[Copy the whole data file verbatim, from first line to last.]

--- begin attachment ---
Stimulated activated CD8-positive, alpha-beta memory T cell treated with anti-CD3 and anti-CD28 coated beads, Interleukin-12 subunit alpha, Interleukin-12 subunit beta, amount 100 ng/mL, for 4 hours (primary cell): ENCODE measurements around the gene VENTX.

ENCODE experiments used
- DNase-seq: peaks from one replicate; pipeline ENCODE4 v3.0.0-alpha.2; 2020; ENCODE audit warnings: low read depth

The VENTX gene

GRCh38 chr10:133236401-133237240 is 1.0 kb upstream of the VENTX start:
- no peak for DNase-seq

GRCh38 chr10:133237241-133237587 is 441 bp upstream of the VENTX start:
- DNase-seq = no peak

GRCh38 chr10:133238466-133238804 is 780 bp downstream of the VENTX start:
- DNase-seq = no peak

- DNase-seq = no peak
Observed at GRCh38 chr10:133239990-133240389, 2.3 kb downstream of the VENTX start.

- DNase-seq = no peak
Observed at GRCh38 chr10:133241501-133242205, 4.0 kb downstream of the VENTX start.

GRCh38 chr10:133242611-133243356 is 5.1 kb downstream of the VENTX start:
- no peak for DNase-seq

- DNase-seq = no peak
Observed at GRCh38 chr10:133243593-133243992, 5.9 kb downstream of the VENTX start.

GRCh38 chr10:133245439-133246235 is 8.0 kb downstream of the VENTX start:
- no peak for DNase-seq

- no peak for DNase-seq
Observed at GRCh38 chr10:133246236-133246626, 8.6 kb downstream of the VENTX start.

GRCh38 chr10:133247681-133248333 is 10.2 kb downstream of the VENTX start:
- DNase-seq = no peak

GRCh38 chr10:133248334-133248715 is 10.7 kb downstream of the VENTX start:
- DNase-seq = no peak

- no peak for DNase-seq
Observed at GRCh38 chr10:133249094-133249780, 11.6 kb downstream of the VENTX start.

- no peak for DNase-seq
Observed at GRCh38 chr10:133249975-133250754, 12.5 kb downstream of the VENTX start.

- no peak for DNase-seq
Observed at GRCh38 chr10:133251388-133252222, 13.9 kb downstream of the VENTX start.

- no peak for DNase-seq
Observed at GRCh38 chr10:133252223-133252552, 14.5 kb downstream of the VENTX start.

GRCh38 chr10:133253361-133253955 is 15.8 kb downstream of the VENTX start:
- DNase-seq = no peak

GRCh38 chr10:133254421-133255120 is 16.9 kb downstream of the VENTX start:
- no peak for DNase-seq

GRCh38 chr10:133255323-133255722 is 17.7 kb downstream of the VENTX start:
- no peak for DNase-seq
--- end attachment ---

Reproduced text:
Stimulated activated CD8-positive, alpha-beta memory T cell treated with anti-CD3 and anti-CD28 coated beads, Interleukin-12 subunit alpha, Interleukin-12 subunit beta, amount 100 ng/mL, for 4 hours (primary cell): ENCODE measurements around the gene VENTX.

ENCODE experiments used
- DNase-seq: peaks from one replicate; pipeline ENCODE4 v3.0.0-alpha.2; 2020; ENCODE audit warnings: low read depth

The VENTX gene

GRCh38 chr10:133236401-133237240 is 1.0 kb upstream of the VENTX start:
- no peak for DNase-seq

GRCh38 chr10:133237241-133237587 is 441 bp upstream of the VENTX start:
- DNase-seq = no peak

GRCh38 chr10:133238466-133238804 is 780 bp downstream of the VENTX start:
- DNase-seq = no peak

- DNase-seq = no peak
Observed at GRCh38 chr10:133239990-133240389, 2.3 kb downstream of the VENTX start.

- DNase-seq = no peak
Observed at GRCh38 chr10:133241501-133242205, 4.0 kb downstream of the VENTX start.

GRCh38 chr10:133242611-133243356 is 5.1 kb downstream of the VENTX start:
- no peak for DNase-seq

- DNase-seq = no peak
Observed at GRCh38 chr10:133243593-133243992, 5.9 kb downstream of the VENTX start.

GRCh38 chr10:133245439-133246235 is 8.0 kb downstream of the VENTX start:
- no peak for DNase-seq

- no peak for DNase-seq
Observed at GRCh38 chr10:133246236-133246626, 8.6 kb downstream of the VENTX start.

GRCh38 chr10:133247681-133248333 is 10.2 kb downstream of the VENTX start:
- DNase-seq = no peak

GRCh38 chr10:133248334-133248715 is 10.7 kb downstream of the VENTX start:
- DNase-seq = no peak

- no peak for DNase-seq
Observed at GRCh38 chr10:133249094-133249780, 11.6 kb downstream of the VENTX start.

- no peak for DNase-seq
Observed at GRCh38 chr10:133249975-133250754, 12.5 kb downstream of the VENTX start.

- no peak for DNase-seq
Observed at GRCh38 chr10:133251388-133252222, 13.9 kb downstream of the VENTX start.

- no peak for DNase-seq
Observed at GRCh38 chr10:133252223-133252552, 14.5 kb downstream of the VENTX start.

GRCh38 chr10:133253361-133253955 is 15.8 kb downstream of the VENTX start:
- DNase-seq = no peak

GRCh38 chr10:133254421-133255120 is 16.9 kb downstream of the VENTX start:
- no peak for DNase-seq

GRCh38 chr10:133255323-133255722 is 17.7 kb downstream of the VENTX start:
- no peak for DNase-seq